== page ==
EDITORIAL

Make a Wager for Life

T o take the life enhancement/life extension wager seriously,* you must choose to do everything within reason that meets the requirements of your end goal: the health, advancement, and promotion of your life. Compromising on the wager is to undermine your position. One of the quick-draw criticisms we often make is to size up an advocate of health by whether they have a bad health habit. For example, health pioneer Carlton Fredericks was known to be heavy smoker. How could he be devoted to health? But do we ask the same question of ourselves?


*See Istvan Z. The Transhumanist Wager. Reno, NV: Futurity Imagine Media; 2013.


In this issue of Life Enhancement, our featured ingredient is a drug (metformin) and not a nutrient. In choosing to do this—even though we cannot sell a drug—we are aware that many of our clients will be confused, to say the least, or even repulsed. After all, they might say, “Isn’t nature superior to artificial, or synthetic?”

It depends. The wheel and the transistor are synthetic inventions, manufactured by man. Are they bad because they’re not “natural”? This is also true of food inventions. In fact, according to Durk Pearson, “Other than nuts and berries, all major food plants were modified by wide interspecies crosses (which move genes from one species to another) and un-natural (human) selection before the dawn of written history.” To be strictly “natural” and non-GMO, you may have to give up human-created food plants such as corn, wheat, rye, potatoes, and rice. Good luck.

Returning to the nutrients vs. drugs argument, it is often the physiological vs. pharmacological dose that decides the issue. In other words, at high enough of a dose, every nutrient is a drug because of troublesome consequences. The 16th century Renaissance scientist Paracelcsus summed it up, “All things are poison, and nothing is without poison; only the dose permits something not to be poisonous.”

But on the other hand, some drugs may compromise the good that they may do, by causing harm, such as producing metabolites that overtax the liver. The life enhancement/life extension wager applies to drugs as well as nutrients, and also to stem cell therapies, gene engineering, nanotechnology, and undreamed of health technologies that will make us stronger, smarter, and far more long-lasting.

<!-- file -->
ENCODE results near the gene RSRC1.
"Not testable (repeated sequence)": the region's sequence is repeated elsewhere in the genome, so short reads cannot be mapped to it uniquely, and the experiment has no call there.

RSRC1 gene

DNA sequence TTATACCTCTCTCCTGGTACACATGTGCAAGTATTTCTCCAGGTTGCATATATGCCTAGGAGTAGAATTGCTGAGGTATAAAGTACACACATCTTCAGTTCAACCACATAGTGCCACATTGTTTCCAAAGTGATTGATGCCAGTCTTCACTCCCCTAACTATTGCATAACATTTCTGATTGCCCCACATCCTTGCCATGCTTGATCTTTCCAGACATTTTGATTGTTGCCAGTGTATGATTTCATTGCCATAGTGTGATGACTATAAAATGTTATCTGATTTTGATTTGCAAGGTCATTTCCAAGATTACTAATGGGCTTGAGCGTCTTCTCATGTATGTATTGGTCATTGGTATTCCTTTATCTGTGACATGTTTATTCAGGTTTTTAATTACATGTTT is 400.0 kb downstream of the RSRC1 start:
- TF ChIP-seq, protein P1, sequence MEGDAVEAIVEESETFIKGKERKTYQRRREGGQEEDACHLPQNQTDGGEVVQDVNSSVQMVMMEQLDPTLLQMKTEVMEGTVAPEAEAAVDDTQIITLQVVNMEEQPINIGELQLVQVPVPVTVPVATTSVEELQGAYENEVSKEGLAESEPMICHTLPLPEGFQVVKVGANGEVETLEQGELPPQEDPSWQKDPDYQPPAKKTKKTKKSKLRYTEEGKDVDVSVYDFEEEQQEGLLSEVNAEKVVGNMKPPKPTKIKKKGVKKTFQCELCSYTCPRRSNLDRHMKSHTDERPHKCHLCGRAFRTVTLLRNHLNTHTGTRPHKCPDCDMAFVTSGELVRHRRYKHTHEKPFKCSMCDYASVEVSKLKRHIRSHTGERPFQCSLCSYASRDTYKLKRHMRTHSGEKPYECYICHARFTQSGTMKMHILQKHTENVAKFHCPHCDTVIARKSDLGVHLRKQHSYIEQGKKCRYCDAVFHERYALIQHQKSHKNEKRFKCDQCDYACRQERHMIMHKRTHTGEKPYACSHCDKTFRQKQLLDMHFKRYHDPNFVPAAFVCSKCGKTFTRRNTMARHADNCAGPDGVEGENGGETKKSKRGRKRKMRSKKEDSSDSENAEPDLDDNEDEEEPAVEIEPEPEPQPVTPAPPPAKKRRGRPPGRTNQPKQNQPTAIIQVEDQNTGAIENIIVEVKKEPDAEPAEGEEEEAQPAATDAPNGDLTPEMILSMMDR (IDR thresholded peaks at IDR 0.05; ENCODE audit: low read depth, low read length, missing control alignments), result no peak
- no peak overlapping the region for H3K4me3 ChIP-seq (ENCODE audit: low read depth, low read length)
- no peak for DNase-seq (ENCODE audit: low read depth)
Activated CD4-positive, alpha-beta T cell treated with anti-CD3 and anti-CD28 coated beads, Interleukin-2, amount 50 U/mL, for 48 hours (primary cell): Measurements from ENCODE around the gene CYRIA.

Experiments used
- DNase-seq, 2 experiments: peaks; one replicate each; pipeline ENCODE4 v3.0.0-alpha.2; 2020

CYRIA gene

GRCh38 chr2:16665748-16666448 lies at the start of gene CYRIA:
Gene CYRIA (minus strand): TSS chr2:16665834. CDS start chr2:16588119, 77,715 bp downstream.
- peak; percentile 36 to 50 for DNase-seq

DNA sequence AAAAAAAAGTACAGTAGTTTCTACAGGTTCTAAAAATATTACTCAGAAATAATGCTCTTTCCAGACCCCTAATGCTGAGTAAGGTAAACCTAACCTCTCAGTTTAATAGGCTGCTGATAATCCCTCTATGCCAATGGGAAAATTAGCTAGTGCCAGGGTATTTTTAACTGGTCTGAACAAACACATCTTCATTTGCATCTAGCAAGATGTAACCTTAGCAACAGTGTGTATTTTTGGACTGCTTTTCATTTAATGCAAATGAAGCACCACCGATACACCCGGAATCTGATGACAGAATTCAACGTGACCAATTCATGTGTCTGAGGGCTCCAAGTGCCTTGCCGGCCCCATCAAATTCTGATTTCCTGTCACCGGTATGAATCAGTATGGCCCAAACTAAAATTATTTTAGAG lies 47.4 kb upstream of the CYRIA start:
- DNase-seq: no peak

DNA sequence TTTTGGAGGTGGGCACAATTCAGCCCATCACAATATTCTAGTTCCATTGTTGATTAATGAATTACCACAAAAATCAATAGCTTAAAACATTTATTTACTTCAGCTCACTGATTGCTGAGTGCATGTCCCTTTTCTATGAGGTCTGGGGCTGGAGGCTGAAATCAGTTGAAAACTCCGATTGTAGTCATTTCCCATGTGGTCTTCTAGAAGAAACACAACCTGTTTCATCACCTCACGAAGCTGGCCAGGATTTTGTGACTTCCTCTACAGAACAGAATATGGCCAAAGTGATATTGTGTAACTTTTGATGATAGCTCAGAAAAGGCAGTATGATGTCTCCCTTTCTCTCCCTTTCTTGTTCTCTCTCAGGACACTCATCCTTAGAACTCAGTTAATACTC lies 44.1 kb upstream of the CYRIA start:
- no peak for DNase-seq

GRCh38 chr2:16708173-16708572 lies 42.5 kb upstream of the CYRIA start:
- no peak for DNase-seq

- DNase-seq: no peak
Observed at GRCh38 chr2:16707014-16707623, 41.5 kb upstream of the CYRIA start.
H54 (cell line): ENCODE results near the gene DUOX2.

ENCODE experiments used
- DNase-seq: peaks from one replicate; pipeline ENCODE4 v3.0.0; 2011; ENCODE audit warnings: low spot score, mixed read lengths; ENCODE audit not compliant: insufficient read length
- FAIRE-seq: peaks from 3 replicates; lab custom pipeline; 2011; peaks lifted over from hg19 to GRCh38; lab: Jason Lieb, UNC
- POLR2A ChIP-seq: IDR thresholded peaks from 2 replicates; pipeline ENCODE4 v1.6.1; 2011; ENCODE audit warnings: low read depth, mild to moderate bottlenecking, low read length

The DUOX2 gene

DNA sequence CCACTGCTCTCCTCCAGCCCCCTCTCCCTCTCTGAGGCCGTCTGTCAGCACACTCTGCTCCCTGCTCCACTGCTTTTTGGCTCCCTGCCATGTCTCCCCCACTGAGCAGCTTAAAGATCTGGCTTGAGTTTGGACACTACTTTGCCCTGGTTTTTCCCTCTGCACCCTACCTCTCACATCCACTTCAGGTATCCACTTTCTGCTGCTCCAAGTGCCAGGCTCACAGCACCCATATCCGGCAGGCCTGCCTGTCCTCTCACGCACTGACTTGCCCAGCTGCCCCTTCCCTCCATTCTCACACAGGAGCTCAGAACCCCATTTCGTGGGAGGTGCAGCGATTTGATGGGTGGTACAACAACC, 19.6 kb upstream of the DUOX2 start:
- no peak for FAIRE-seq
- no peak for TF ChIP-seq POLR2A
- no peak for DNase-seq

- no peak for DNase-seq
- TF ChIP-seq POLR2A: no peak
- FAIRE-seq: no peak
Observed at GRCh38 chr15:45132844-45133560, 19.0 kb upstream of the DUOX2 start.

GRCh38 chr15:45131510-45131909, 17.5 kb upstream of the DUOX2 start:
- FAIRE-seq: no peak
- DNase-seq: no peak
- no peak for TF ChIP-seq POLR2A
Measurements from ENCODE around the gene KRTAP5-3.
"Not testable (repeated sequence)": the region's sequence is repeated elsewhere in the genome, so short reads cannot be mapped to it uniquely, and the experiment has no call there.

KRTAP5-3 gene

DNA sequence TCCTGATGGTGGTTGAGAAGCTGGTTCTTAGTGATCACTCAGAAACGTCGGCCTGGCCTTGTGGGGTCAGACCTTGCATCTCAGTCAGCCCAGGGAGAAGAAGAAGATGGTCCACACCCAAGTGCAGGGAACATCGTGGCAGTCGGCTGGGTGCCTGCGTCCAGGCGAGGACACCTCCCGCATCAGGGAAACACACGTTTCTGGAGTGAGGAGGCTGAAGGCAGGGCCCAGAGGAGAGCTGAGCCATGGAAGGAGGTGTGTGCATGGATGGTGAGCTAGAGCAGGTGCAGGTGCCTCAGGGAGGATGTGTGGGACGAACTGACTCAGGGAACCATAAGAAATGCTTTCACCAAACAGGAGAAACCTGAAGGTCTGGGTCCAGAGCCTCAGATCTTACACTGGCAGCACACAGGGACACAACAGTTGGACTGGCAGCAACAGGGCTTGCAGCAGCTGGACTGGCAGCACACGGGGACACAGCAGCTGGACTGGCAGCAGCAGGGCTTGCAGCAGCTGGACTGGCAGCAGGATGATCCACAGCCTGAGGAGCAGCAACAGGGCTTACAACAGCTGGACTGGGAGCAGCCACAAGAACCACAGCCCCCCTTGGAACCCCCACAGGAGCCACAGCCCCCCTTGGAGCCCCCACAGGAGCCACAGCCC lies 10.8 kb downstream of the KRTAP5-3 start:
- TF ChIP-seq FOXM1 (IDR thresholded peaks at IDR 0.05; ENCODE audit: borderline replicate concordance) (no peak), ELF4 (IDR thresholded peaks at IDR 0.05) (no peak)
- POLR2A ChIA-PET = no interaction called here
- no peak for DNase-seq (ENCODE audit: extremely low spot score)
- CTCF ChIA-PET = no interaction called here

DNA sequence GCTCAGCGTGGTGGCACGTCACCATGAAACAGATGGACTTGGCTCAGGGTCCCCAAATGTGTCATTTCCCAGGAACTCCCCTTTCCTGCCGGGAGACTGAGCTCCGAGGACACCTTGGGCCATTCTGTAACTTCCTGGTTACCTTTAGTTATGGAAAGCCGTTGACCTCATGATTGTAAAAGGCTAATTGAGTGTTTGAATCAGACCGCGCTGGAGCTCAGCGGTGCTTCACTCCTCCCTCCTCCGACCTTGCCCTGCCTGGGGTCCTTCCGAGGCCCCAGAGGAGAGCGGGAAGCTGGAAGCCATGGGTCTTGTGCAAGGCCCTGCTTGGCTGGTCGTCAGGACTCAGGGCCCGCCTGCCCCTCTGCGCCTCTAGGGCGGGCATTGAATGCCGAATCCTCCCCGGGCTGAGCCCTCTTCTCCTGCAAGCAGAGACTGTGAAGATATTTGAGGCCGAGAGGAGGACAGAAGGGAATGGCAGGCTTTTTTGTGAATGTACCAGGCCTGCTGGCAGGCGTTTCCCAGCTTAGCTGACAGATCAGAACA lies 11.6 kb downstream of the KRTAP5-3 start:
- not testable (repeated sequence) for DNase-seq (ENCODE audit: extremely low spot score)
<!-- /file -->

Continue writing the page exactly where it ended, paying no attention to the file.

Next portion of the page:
For as inventor and pattern-recognition technologist Ray Kurzweil states in The Singularity is Near, Fantastic Voyage, and Transcend, if you succeed in living longer, you may live long enough to be able to determine exactly how long you live. To which we might add, “and the quality of your life.” To take the life enhancement/life extension wager seriously,* you must choose to do everything within reason that meets the requirements of your end goal: the health, advancement, and promotion of your life. Compromising on the wager is to undermine your position. One of the quick-draw criticisms we often make is to size up an advocate of health by whether they have a bad health habit. For example, health pioneer Carlton Fredericks was known to be heavy smoker. How could he be devoted to health? But do we ask the same question of ourselves?

In this issue of Life Enhancement, our featured ingredient is a drug (metformin) and not a nutrient. In choosing to do this—even though we cannot sell a drug—we are aware that many of our clients will be confused, to say the least, or even repulsed. After all, they might say, “Isn’t nature superior to artificial, or synthetic?”

It depends. The wheel and the transistor are synthetic inventions, manufactured by man. Are they bad because they’re not “natural”? This is also true of food inventions. In fact, according to Durk Pearson, “Other than nuts and berries, all major food plants were modified by wide interspecies crosses (which move genes from one species to another) and un-natural (human) selection before the dawn of written history.” To be strictly “natural” and non-GMO, you may have to give up human-created food plants such as corn, wheat, rye, potatoes, and rice. Good luck.

Returning to the nutrients vs. drugs argument, it is often the physiological vs. pharmacological dose that decides the issue. In other words, at high enough of a dose, every nutrient is a drug because of troublesome consequences. The 16th century Renaissance scientist Paracelcsus summed it up, “All things are poison, and nothing is without poison; only the dose permits something not to be poisonous.”

But on the other hand, some drugs may compromise the good that they may do, by causing harm, such as producing metabolites that overtax the liver. The life enhancement/life extension wager applies to drugs as well as nutrients, and also to stem cell therapies, gene engineering, nanotechnology, and undreamed of health technologies that will make us stronger, smarter, and far more long-lasting.

For as inventor and pattern-recognition technologist Ray Kurzweil states in The Singularity is Near, Fantastic Voyage, and Transcend, if you succeed in living longer, you may live long enough to be able to determine exactly how long you live. To which we might add, “and the quality of your life.”

Live long and prosper,

Will Block

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